2. Do NOT get upset with me when your child’s name is not on every possible thing in the classroom when you just registered for kindergarten ONE day before school starts. Frankly, you are lucky it is on SOME thing in the classroom cuz I have better things to do than run around making up for you taking your sweet time registering your child.
3. If your child yells at me within 2 seconds of meeting me, do not giggle and make excuses for them. It’s not normal, even if a child is tired (or nervous) for him or her to act rude during introductions. At least pretend you are embarrassed or disappointed.
4. If I ask you to refrain from having your kids buy lunch the first week of school, please actually listen. I don’t make up rules just for fun, there is a reason. Also I don’t really care if your older child buys lunch, pack your kindergartners lunch for one week. To be honest, I think you should pack it as much as possible considering the nasty stuff they charge you an arm and a leg for, but whatever happens after the first week, I won’t judge.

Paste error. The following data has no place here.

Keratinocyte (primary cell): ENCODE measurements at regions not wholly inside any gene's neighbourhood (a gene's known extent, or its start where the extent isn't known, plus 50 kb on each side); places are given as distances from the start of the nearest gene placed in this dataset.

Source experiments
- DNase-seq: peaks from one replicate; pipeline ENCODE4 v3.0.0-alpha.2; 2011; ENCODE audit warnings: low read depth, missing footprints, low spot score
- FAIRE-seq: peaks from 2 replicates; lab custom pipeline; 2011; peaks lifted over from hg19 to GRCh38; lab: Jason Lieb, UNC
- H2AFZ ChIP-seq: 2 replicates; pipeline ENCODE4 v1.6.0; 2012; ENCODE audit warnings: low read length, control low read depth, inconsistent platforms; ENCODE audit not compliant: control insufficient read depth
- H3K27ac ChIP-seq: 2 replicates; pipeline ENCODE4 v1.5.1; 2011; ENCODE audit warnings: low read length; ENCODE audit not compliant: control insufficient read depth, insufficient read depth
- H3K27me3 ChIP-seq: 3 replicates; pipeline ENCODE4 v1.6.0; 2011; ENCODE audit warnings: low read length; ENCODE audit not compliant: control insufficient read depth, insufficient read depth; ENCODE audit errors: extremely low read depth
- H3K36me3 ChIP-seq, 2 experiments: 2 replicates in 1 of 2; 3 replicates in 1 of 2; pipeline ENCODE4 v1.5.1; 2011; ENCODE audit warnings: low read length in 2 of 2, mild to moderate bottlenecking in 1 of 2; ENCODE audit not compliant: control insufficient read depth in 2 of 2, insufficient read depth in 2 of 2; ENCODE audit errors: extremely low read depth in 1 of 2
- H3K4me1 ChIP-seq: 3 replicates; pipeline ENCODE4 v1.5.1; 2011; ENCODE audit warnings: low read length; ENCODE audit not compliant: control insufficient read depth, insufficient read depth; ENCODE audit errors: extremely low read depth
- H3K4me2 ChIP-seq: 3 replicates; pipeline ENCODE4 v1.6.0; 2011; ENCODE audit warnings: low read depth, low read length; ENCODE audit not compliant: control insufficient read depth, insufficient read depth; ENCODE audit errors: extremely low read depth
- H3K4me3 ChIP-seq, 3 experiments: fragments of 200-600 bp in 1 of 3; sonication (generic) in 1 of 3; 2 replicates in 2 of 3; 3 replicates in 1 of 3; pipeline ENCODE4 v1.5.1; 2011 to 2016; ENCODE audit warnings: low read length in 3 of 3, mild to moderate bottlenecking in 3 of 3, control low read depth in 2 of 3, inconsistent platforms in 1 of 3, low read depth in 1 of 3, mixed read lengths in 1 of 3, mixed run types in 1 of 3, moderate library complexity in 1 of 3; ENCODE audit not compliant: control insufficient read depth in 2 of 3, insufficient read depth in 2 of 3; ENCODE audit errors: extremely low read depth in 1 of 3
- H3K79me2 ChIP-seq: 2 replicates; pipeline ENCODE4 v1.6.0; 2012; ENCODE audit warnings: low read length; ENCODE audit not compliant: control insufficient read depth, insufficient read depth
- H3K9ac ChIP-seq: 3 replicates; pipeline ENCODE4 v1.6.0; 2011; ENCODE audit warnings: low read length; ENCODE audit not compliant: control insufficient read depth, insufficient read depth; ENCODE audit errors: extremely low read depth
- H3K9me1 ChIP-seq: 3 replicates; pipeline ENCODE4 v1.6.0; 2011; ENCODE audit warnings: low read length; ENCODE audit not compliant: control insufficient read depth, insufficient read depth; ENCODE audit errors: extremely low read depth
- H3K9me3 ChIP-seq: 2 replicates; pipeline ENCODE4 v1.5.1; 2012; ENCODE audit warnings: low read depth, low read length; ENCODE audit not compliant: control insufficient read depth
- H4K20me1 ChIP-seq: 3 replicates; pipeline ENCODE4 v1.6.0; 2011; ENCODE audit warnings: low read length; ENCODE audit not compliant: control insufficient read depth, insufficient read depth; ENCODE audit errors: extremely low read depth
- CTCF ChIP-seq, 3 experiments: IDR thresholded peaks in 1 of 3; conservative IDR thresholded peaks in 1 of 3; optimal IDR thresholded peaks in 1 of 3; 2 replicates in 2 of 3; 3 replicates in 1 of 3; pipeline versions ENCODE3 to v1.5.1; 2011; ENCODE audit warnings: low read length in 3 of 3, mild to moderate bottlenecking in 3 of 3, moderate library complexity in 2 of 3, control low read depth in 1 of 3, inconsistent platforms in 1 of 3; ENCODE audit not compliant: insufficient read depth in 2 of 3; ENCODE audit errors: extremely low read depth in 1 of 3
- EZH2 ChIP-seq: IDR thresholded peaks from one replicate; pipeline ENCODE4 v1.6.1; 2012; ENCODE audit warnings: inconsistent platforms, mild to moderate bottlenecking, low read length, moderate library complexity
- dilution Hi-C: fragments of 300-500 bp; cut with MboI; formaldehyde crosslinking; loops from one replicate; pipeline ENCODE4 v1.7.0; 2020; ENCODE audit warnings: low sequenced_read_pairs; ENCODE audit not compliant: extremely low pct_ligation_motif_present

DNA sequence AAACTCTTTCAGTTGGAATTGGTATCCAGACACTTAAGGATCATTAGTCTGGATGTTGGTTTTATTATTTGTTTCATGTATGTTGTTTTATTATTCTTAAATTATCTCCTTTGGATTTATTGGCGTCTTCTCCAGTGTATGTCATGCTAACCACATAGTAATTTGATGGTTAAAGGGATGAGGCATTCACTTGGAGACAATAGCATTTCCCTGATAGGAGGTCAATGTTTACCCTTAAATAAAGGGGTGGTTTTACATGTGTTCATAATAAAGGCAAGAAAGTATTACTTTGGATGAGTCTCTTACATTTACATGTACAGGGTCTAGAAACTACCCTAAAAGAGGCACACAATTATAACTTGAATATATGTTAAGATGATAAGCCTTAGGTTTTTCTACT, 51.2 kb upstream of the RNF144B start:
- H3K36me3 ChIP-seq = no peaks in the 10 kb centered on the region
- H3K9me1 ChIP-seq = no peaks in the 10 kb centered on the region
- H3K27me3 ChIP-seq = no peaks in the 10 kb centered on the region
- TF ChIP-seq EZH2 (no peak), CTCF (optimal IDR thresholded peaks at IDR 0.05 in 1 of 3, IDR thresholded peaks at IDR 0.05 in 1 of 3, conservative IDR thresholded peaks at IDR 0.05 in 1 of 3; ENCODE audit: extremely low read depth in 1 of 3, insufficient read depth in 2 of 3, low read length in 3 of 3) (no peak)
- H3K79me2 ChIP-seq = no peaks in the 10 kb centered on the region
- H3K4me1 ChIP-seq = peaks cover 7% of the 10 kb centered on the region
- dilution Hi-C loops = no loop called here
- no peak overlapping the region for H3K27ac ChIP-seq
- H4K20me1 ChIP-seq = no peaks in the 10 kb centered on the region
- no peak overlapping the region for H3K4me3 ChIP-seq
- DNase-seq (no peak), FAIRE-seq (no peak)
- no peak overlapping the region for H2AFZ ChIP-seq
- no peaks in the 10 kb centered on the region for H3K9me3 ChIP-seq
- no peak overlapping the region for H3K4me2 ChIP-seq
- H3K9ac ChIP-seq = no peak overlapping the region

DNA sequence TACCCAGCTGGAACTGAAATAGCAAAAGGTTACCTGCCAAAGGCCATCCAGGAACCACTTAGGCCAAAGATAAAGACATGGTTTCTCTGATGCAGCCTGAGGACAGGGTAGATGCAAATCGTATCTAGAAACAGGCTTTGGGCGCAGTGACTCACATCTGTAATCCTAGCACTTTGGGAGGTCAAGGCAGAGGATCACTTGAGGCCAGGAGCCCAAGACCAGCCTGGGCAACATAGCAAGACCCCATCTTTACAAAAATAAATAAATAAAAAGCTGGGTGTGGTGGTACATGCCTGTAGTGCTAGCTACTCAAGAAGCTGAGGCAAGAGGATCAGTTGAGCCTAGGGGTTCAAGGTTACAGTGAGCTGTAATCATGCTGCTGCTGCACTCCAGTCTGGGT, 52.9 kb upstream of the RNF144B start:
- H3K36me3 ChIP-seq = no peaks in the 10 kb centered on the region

5. If your child has any kind of issue, PLEASE tell the school. I will not get the appropriate support if you lie and say your child is an angel when in fact they are not. I will find out your lying within 5 minutes and it will be too late then.
Want Extra Credit? Here are some things you can do…
1. This one is hard (that’s why it’s extra credit). If your child is having trouble separating, go go go go. Did I mention go? Never had a kid be upset for more than literally ONE MINUTE post parents leaving. Please go. I promise to send you an email in five minutes when your kid is happily playing. Promise.